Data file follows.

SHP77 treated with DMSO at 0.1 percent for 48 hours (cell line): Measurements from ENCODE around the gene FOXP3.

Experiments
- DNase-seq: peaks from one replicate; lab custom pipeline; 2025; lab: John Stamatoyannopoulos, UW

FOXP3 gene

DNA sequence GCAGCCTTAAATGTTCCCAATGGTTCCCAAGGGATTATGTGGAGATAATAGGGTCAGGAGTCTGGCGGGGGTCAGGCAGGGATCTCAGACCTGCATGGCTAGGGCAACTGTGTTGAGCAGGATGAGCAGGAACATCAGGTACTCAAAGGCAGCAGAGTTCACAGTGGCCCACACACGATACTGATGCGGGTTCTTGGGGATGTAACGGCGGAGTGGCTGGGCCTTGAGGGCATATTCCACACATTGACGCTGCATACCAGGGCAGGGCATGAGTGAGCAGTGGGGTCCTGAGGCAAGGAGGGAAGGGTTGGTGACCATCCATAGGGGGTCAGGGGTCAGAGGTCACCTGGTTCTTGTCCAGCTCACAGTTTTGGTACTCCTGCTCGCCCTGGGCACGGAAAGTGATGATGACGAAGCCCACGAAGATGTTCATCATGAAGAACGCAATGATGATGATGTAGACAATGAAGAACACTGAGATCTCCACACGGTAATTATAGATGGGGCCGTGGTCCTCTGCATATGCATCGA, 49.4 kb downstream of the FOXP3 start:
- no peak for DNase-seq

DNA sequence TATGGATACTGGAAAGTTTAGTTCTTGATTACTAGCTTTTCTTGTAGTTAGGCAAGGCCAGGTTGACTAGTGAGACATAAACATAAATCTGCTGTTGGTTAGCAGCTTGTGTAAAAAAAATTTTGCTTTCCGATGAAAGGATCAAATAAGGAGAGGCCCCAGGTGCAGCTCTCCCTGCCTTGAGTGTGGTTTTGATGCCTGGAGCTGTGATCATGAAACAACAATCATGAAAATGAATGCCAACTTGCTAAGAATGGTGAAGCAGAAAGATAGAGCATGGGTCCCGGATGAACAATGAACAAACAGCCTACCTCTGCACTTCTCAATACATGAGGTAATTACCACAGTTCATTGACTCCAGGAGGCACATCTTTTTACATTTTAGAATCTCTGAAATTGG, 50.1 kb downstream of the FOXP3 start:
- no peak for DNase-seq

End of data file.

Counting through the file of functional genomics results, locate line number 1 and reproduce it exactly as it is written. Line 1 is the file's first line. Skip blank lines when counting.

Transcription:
SHP77 treated with DMSO at 0.1 percent for 48 hours (cell line): Measurements from ENCODE around the gene FOXP3.